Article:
Thank you very much for joining us on this journey through a star-filled life, whether it’s stars we hope and pray for, or stars that we’d rather have pass us by. As we close out 2016, I trust you will be able to let go of those things that have not served you well, and fully embrace all the blessings and opportunities that 2017 will bring our way. May the Year of the Rooster wake us up fully to all the joy around us.

You’re Not in Kansas Anymore

We picked Danny up from Boy Scout camp on Saturday, June 14, 2008, my friend Basma’s wedding anniversary, to begin our big adventure. Before leaving Leawood we had to stop one last time to say goodbye to our dog, Nacho, who now lives with good friends on their acreage.

The day before we departed had been the 35th anniversary of my first airplane ride. This time we were driving: a Honda Civic hybrid, loaded to the gills with three people, four computers, and loads of other have-to-have-right-away goodies. Needless to say, we wwaaayyyyyy exceeded the weight limit of the vehicle and the car barely cleared the ground.

We drove diagonally through Kansas—truly a beautiful state. We knew we’d miss the prairie, the Flint Hills. We were psyched to be able to drive through Greensburg, the town so devastated by the tornado and now rebuilding itself as a world-leading green city. What an encouraging way to leave the US. We spent our first night in Liberal, Kansas, two blocks from Dorothy’s house in the Wizard of Oz; quite fitting, we felt.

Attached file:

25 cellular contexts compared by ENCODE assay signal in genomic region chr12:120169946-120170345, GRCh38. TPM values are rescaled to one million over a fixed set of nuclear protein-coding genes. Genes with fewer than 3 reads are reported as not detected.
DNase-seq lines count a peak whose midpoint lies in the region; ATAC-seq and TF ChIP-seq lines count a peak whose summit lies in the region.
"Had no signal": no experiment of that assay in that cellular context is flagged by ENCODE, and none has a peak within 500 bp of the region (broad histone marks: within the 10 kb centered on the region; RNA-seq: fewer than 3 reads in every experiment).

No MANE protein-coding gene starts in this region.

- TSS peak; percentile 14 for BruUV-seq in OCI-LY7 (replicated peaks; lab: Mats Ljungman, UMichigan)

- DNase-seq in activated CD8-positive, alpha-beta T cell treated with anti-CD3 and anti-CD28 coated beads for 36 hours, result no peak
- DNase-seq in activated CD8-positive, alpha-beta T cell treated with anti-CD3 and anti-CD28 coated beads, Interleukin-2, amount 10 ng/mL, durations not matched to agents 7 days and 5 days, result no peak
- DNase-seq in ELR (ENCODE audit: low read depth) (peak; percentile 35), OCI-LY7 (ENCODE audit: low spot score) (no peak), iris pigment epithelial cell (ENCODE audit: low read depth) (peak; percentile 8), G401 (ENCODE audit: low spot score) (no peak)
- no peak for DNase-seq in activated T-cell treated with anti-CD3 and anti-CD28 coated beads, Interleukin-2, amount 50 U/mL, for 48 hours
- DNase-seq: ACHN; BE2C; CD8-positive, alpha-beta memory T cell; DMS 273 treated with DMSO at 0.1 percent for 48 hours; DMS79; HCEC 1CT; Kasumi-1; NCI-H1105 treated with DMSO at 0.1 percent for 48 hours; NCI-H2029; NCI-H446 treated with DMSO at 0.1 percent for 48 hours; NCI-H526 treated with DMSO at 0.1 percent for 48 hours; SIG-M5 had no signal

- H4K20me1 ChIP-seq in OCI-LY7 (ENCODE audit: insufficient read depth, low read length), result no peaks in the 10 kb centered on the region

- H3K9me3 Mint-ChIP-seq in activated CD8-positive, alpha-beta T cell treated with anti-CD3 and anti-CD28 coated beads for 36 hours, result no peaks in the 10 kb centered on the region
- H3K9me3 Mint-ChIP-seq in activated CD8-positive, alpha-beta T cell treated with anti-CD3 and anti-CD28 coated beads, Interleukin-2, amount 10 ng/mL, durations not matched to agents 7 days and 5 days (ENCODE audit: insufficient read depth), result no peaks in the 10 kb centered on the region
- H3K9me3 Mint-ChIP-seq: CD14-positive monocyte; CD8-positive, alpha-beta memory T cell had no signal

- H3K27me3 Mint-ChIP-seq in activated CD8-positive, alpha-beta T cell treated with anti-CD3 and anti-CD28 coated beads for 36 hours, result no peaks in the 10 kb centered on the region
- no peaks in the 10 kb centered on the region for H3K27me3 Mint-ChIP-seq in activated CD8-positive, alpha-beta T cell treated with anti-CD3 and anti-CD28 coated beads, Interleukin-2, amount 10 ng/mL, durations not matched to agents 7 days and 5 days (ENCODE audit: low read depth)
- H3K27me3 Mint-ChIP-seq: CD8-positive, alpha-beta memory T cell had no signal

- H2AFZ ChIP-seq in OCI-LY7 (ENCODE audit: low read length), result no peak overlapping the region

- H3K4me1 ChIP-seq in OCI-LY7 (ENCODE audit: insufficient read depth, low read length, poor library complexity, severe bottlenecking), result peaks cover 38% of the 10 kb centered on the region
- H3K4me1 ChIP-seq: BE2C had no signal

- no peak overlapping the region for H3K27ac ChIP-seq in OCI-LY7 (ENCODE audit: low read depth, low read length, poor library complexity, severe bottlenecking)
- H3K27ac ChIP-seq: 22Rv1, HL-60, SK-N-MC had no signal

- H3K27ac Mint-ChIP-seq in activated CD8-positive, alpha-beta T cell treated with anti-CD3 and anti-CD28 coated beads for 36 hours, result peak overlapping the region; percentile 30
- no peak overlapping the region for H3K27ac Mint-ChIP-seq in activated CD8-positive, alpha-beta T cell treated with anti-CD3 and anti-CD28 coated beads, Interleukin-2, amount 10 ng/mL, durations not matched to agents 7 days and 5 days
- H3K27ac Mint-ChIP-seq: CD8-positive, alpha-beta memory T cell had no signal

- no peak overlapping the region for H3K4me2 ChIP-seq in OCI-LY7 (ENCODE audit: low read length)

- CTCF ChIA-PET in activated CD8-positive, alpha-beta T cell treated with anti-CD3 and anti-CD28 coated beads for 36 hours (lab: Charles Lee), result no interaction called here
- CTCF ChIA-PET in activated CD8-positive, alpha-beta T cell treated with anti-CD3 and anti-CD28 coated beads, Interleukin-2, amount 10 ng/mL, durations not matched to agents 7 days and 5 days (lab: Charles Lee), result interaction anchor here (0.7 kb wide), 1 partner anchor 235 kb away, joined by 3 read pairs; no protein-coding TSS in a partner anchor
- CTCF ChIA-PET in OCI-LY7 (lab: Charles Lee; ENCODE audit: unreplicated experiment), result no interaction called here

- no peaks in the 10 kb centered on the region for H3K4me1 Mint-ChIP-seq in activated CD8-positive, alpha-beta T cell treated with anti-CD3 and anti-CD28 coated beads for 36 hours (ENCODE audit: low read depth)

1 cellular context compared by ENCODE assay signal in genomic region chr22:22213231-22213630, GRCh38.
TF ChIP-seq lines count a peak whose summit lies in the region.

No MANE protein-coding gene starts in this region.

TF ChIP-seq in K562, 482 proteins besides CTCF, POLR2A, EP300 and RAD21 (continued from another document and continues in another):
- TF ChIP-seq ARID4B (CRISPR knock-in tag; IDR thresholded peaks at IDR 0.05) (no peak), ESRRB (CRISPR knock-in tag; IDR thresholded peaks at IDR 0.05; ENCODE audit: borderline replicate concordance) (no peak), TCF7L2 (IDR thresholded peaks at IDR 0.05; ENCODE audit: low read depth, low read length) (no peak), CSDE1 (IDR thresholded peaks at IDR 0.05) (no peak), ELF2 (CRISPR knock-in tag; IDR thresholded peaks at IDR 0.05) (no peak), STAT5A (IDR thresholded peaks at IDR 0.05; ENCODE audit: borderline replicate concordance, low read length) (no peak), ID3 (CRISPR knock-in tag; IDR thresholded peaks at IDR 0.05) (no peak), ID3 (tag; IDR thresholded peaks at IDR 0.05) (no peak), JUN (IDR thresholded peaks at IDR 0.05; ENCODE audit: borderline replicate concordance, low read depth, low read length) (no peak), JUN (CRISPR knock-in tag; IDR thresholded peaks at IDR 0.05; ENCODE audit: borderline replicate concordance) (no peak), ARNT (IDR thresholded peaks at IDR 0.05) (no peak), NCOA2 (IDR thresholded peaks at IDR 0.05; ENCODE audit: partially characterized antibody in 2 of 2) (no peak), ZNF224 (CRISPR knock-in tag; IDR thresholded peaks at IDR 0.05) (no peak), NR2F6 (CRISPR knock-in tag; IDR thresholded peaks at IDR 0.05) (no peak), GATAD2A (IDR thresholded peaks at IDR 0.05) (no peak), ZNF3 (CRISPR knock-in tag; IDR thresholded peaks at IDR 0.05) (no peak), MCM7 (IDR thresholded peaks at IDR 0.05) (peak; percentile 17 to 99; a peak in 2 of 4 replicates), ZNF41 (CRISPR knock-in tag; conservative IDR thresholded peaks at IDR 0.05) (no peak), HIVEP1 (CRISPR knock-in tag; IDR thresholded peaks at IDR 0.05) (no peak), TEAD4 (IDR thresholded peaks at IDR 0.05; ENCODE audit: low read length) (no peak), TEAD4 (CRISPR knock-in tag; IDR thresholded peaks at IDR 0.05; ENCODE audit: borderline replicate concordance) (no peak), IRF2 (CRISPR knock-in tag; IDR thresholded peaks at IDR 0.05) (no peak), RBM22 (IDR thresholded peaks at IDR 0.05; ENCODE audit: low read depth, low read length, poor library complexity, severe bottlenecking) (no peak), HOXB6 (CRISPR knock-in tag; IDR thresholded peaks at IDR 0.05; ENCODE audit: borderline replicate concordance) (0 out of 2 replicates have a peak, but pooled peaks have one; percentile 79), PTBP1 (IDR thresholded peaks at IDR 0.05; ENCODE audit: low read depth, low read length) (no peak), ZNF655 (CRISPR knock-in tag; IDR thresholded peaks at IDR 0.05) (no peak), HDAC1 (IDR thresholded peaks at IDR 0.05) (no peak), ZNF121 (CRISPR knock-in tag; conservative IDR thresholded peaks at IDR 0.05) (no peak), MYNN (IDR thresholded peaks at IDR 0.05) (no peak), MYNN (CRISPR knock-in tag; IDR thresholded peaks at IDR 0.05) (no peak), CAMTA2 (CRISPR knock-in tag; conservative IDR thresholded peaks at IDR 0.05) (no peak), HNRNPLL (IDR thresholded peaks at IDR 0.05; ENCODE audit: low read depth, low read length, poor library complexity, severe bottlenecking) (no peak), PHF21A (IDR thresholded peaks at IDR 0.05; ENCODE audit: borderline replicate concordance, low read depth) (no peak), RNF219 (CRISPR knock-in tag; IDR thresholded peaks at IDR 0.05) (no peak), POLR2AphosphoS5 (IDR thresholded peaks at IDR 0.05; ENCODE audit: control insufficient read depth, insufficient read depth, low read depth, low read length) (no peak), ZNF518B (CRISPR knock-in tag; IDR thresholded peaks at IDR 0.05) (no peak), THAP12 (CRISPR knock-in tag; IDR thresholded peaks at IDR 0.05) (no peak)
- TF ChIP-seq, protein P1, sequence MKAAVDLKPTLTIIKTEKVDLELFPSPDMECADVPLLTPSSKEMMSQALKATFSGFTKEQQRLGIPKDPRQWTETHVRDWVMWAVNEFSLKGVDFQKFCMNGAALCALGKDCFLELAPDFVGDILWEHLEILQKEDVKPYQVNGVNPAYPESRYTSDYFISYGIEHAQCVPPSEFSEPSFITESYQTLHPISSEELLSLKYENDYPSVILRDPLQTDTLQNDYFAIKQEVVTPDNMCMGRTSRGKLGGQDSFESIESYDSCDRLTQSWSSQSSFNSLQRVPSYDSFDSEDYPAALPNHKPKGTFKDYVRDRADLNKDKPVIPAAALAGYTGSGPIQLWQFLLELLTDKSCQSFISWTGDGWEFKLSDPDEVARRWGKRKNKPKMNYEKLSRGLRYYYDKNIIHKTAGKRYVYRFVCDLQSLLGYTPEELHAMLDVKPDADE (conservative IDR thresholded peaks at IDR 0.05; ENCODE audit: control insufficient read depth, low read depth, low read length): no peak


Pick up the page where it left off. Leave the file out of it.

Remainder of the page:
The journey went really quickly and smoothly. Good highways the whole way, we met all terrific people, and it was fun counting the states. We crossed the border in Nogales, where we had our foreign resident cards stamped, and 50km or so later registered our car. Hooray!!! ¡Bienvenidos!

Crossing over the thousands of topes (speed bumps) on the journey through Mexico was not easy given our heavy load, and we had to stop at a mechanic’s once to have something underneath the car tied back up. The only really hairy episode was at one point on the highway in Sonora. Greg was driving, and heading towards us on two wheels, out of control and loaded to three times the height of the cab, comes a pickup truck. Greg froze: heading to the right would take us off the road and into a deep ditch, no doubt flipping us; heading left would take us into the path of the pickup if he was able to right the truck and course-correct; staying where we were seemed to be suicide. Fortunately, the driver was able to get back on all four wheels and onto his own side of the road, and all was well.

We spent our third night, the only night on the road in Mexico, in a “Romance Hotel.” Pulling in it looked great: advertising air conditioning, cable television, room service. It looked clean and new and very private; like a Japanese “love hotel,” you drive straight into a garage with your car, close the door, and no one sees who you are; great for secret trysts. Once we were in the room, we realized the AC didn’t work and the window didn’t open; we were stuck in a steam bath! We ordered dinner delivered, but when they brought it, they couldn’t get the garage door (only door to the outside) to open; the switch had come loose and fallen inside the cement block wall. No worries. We survived, spent one of the most steamy, sweaty nights of our lives, but the next day we made it to our new home and all was well. Seeing that ocean in front of us made everything good!